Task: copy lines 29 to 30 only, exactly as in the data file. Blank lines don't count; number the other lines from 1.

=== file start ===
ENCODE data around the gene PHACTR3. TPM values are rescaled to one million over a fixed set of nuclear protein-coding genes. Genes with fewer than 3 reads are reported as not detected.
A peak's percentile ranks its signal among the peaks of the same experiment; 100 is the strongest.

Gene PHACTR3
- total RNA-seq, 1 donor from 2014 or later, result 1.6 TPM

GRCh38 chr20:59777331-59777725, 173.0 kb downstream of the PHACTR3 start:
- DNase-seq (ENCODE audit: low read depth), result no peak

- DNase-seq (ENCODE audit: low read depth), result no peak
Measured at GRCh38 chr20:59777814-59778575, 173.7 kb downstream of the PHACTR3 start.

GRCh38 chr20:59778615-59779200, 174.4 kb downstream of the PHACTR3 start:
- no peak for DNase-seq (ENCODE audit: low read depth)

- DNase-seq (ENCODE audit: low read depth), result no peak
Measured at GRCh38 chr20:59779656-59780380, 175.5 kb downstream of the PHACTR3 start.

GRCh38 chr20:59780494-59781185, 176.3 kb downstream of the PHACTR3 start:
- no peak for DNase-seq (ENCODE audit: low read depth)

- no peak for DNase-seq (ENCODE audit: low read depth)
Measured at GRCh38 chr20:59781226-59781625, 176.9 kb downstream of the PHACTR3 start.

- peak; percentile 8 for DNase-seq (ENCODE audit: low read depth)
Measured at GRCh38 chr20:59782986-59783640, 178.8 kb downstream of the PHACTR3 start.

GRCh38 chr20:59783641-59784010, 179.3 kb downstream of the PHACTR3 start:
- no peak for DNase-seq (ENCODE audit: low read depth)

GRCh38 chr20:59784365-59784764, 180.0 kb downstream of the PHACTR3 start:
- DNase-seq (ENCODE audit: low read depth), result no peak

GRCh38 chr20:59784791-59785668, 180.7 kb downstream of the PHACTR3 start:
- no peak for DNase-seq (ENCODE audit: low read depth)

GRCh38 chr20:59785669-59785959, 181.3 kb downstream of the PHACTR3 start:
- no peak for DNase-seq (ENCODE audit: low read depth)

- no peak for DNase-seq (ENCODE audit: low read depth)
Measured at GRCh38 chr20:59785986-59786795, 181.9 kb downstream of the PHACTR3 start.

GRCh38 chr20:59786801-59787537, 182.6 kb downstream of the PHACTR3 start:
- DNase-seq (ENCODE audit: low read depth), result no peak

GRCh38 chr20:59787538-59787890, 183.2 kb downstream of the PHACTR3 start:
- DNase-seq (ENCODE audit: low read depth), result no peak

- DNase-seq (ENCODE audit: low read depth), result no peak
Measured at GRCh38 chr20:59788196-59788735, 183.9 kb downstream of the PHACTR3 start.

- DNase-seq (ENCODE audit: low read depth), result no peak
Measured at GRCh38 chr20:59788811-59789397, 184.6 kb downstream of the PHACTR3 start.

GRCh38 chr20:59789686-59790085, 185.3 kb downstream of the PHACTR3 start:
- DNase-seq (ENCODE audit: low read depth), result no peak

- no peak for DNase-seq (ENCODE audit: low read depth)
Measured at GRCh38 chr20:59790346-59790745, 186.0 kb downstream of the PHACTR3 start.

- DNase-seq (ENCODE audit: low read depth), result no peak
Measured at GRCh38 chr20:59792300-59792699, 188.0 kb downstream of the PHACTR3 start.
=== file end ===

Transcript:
GRCh38 chr20:59786801-59787537, 182.6 kb downstream of the PHACTR3 start:
- DNase-seq (ENCODE audit: low read depth), result no peak